1. Exactly -- they're obviously dangerous, because they own real estate the government could seize. They must be destroyed!

  7. In 1914, the federal government had exactly the same amount of supremacy over states that they do today in 2014. And despite that fact, they had to ratify the 18th amendment to be able to nationally prohibit the drinking of alcohol. If they hadn't, the national ban would have been struck down by the courts as unconstitutional.

    The 18th amendment was wholly repealed by the 21st amendment, returning the nation (with one exception) to where it was in terms of the legality of national prohibition in 1914. That exception is that if a state has a law prohibiting an intoxicant, the federal government is allowed to interdict smuggling, arrest smugglers, try and convict them on federal charges.

    The 21st amendment actually only mentions liquor -- the feds stretched the authority to all intoxicants, but the laws based on the 21st amendment, such as the Controlled Substances Act, all rely on those state prohibitions in order to be constitutional.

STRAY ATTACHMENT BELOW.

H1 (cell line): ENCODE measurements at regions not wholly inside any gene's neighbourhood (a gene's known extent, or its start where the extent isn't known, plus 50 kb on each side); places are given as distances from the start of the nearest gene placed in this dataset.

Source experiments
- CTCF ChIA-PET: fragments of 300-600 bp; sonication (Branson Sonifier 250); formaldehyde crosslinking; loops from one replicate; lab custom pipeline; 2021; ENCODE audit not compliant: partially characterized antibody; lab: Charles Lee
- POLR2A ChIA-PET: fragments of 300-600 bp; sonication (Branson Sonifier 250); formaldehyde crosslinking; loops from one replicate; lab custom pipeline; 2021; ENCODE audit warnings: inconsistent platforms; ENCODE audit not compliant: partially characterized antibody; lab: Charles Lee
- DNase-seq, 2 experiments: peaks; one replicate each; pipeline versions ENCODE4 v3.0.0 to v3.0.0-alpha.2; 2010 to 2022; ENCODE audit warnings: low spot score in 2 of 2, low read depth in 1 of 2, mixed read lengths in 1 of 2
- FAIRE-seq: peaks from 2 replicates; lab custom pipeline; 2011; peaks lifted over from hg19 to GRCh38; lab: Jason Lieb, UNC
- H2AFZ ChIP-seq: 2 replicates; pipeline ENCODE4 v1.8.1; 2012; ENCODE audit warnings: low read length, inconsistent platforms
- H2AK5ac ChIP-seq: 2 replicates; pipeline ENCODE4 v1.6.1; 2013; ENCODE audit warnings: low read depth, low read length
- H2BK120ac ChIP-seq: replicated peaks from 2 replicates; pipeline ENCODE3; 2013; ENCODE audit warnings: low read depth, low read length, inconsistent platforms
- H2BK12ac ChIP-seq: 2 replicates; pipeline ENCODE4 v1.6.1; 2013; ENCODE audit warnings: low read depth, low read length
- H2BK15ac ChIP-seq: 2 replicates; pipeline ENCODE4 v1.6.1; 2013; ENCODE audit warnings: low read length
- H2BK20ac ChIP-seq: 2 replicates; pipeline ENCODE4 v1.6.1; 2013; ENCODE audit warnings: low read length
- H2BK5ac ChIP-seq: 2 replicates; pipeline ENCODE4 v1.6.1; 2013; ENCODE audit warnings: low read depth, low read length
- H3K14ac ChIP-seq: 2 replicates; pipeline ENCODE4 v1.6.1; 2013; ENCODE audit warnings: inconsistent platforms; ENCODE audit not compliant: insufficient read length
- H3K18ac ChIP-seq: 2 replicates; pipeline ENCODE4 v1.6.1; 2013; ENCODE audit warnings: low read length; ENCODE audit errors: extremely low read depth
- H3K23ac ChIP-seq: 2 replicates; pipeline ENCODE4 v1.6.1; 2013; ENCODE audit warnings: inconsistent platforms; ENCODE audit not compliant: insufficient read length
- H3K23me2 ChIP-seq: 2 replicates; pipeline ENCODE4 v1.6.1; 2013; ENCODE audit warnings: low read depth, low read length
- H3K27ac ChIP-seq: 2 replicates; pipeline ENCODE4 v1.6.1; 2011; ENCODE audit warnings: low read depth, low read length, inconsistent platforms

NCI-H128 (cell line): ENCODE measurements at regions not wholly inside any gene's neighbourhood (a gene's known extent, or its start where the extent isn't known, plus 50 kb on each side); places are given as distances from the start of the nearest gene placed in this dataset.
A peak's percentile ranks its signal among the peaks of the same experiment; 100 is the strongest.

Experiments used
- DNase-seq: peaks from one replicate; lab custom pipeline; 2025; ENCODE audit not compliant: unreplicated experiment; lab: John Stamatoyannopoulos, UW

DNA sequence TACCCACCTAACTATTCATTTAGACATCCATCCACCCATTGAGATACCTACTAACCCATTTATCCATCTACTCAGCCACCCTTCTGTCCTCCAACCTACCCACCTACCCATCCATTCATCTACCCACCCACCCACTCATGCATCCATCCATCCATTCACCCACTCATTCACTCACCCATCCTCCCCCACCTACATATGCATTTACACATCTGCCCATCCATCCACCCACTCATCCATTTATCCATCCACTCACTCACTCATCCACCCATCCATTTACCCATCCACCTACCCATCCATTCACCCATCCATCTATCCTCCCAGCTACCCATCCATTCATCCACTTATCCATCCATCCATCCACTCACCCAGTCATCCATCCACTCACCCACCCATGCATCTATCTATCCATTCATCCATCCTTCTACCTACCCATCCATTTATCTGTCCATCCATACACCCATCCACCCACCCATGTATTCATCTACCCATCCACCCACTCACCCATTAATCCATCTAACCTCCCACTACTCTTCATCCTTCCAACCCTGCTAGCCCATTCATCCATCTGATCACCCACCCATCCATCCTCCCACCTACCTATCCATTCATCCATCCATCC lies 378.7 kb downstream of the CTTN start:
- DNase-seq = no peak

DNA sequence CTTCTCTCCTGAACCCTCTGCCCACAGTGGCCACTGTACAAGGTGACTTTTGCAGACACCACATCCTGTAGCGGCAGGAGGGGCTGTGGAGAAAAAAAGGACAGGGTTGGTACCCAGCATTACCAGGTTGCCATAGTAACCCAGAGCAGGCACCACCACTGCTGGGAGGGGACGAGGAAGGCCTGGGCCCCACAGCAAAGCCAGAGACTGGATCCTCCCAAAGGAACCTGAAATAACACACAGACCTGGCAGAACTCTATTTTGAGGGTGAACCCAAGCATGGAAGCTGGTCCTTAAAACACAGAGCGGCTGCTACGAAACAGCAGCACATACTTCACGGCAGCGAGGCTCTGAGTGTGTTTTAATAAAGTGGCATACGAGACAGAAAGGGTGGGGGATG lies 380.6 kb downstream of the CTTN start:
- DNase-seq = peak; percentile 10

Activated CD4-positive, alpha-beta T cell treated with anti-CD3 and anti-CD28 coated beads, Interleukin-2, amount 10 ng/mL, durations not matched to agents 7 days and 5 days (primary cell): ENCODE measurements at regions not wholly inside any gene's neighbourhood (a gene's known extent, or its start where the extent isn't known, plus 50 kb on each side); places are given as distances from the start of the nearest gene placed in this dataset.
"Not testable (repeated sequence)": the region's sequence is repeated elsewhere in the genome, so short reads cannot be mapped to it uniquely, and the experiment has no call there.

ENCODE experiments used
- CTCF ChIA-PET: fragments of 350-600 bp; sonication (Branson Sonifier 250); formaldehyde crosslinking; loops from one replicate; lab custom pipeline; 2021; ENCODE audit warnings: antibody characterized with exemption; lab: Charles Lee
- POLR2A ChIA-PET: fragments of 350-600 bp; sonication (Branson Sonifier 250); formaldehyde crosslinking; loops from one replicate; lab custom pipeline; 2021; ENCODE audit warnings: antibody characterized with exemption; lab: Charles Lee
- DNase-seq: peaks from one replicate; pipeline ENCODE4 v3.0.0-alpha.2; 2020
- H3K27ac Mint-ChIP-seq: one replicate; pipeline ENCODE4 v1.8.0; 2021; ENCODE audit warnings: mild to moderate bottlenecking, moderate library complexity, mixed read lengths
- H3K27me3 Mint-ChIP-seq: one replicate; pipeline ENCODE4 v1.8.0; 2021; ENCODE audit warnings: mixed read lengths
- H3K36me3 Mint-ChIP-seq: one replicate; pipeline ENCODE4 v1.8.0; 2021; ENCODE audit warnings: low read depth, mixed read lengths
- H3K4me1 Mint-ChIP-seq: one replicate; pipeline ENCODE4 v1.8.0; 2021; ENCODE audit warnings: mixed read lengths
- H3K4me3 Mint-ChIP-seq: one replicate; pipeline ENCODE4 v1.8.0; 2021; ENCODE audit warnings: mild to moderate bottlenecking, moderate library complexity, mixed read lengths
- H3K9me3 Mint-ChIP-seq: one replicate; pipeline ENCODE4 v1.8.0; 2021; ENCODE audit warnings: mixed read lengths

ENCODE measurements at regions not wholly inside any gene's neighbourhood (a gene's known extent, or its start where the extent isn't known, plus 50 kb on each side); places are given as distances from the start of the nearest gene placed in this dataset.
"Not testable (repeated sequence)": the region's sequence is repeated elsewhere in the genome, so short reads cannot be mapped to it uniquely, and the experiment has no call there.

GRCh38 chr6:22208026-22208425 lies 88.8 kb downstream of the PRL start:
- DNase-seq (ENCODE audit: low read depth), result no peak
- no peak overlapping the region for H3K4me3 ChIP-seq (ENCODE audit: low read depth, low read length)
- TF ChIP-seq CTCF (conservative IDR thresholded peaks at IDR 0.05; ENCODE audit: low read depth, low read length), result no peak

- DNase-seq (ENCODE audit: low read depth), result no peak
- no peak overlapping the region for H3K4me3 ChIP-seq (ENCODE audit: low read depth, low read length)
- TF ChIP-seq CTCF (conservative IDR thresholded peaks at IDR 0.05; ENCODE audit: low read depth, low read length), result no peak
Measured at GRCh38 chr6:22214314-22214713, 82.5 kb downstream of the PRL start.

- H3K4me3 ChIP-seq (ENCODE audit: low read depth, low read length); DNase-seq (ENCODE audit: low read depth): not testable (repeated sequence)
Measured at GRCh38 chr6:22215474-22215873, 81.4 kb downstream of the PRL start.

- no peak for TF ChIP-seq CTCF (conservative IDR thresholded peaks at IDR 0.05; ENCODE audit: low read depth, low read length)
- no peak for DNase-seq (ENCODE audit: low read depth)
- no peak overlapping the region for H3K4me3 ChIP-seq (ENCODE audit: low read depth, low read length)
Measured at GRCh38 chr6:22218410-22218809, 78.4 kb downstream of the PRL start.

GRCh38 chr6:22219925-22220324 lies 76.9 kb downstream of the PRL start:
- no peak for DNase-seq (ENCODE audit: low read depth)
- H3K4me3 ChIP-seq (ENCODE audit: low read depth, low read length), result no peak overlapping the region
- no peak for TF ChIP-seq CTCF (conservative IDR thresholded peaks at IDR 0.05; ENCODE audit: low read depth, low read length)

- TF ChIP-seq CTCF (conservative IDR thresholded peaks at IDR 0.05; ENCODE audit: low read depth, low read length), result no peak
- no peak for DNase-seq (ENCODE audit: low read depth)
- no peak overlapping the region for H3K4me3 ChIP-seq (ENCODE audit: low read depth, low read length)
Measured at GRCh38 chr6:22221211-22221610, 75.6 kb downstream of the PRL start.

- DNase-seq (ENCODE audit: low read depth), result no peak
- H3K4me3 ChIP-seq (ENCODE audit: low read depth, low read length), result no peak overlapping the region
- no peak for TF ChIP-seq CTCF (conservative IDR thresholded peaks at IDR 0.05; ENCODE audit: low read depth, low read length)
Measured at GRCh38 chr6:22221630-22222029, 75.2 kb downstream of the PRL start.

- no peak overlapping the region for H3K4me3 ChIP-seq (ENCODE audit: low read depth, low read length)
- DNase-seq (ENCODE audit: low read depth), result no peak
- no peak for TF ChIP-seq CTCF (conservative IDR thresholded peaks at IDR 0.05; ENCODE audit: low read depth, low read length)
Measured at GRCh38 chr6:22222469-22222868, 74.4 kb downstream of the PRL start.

As soon as any state legalized any of those prohibited intoxicants in any way, the constitutionality of the Act evaporated. At least as far as Washington is concerned, there is no federal law prohibiting marijuana.

  8. Another option, rather than going for jury nullification, is for the Five to challenge the constitutionality of the federal laws they are being prosecuted for breaking.

    After all, if the feds had the constitutional authority to nationally prohibit a substance and override state laws to do so, they could have done so in 1918 without needing to pass and ratify the 18th amendment.

    They had exactly the same amount of supremacy over state laws then as they do now, and the relevant parts of the constitution are the same now as when the 18th amendment was wholly repealed.